Watersports and Pontooning: Can You Ski behind a Pontoon Boat?

can you ski behind a pontoon boat?

The beauty of pontoon boats is that they can serve a lot of functions. Some are great for cruising the lakes with your friends and family and others are designed specifically to help increase the action of your fishing trip.

But Can You Ski Behind a Pontoon Boat?

The short answer to that is YES, you can absolutely ski behind a pontoon boat.

However, the long answer is a bit more complex. You see, not every pontoon boat is designed to serve the same purpose. The boat that you use to fish or coast across the waterways with may not be the best pontoon for waterskiing.

What Makes a Good Skiing Pontoon?

Before you can ski, wakeboard, or tube behind your pontoon, you’ll need to have the power to do so. Engines with 150hp and more are absolutely strong enough to drag people across the water. On the other hand, you can forget about even trying to ski behind your old 40hp fishing pontoon.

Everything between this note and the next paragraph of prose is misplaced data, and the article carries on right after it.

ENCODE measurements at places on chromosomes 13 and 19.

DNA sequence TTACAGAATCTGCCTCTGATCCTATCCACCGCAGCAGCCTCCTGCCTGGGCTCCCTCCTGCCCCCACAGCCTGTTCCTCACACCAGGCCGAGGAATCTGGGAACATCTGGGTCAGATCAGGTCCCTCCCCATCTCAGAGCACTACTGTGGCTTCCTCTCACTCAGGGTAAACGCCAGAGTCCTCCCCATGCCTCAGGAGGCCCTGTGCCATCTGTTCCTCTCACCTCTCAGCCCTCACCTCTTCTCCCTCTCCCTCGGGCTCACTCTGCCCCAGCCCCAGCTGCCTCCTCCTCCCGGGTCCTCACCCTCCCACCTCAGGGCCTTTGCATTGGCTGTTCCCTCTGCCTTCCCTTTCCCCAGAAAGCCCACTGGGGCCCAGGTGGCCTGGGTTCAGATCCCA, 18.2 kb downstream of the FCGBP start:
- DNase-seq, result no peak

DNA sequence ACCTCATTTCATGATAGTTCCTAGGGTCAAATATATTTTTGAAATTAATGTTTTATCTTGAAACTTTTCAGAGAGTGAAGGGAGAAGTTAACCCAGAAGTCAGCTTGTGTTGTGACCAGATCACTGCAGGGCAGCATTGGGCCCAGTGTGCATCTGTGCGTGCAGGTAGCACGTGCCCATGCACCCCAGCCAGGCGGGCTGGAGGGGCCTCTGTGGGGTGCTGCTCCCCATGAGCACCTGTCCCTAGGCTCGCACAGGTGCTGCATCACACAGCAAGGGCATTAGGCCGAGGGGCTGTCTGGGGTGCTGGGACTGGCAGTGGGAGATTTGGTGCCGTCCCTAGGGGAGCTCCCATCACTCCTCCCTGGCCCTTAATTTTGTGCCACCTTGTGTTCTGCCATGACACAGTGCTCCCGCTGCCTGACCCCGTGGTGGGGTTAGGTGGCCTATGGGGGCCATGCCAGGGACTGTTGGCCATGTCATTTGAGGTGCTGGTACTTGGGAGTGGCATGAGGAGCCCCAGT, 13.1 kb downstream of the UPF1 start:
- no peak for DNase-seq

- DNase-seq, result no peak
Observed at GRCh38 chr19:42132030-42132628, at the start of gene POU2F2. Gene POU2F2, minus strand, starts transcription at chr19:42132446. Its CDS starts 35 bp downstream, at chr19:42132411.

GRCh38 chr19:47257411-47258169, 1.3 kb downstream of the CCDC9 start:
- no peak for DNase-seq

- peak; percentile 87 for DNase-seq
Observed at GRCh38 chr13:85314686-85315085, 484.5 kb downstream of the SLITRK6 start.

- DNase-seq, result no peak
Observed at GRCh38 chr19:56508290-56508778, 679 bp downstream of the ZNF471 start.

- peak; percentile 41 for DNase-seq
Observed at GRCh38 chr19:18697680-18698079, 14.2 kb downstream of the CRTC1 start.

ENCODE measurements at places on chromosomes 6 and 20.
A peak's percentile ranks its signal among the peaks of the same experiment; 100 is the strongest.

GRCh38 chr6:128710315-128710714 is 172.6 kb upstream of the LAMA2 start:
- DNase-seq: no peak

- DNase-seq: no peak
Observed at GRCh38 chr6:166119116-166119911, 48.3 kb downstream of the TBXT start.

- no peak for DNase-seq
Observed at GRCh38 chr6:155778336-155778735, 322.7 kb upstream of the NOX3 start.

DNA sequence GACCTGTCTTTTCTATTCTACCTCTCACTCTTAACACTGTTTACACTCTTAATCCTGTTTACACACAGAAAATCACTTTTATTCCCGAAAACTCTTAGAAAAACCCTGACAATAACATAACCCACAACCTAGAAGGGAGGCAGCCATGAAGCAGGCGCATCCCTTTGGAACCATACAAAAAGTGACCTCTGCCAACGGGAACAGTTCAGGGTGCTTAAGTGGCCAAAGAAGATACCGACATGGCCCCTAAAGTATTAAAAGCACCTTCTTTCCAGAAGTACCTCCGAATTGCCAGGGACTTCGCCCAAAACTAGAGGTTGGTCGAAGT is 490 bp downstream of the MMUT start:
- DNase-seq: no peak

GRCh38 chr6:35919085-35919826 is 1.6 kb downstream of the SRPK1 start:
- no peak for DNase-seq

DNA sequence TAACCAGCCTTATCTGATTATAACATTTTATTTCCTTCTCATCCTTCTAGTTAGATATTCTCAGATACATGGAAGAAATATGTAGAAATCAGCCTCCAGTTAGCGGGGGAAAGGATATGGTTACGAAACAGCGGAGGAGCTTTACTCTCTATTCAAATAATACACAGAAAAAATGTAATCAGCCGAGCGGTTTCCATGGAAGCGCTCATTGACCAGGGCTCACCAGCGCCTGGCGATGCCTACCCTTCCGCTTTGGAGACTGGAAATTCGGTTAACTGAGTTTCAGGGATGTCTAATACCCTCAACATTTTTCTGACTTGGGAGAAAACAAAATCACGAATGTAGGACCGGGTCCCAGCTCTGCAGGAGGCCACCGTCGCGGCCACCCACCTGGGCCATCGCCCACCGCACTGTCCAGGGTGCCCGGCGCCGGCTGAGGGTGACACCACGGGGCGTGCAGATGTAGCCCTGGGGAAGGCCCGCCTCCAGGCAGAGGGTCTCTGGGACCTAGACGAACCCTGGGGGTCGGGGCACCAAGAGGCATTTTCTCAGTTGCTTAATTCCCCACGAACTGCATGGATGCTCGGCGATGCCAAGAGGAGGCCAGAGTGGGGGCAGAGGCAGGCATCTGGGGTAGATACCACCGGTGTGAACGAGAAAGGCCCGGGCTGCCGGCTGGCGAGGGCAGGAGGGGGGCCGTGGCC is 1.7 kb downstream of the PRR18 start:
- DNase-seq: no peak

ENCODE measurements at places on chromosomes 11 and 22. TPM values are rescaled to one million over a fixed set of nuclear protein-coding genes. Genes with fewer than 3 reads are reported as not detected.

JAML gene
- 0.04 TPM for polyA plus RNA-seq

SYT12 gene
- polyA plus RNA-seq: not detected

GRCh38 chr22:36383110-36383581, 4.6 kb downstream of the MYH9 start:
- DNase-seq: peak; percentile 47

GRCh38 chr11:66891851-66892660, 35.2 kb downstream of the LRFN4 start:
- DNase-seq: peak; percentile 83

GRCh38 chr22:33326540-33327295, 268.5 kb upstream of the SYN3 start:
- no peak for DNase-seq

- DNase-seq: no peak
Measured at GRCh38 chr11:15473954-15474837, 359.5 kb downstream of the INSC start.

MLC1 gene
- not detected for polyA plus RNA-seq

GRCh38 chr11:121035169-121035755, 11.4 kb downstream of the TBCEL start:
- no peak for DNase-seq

There are a number of pontoons that are designed specifically for sporting. They come with powerful engines, tow bars, and aerodynamic body styles that make it easier to glide over the water. More often than not, these stylish boats are equipped with engines that put out between 250 and 350hp. While it can be nice to have such a powerful pontoon boat, a 350hp engine can be overkill if you just want to ski.

Even your run-of-the-mill 90hp engine is powerful enough to pull a ski or wakeboard provided it’s not overloaded with passengers.

Know about These Limitations

When using your pontoon boat for waterskiing, or any other form of watersports, there are two things that you need to consider:

  1. Wakes generated from a pontoon boat have less shape.
  2. Pontoon boats aren’t nearly as maneuverable as other types of watercraft.
typical wake from a pontoon

Don’t expect a lot of jumping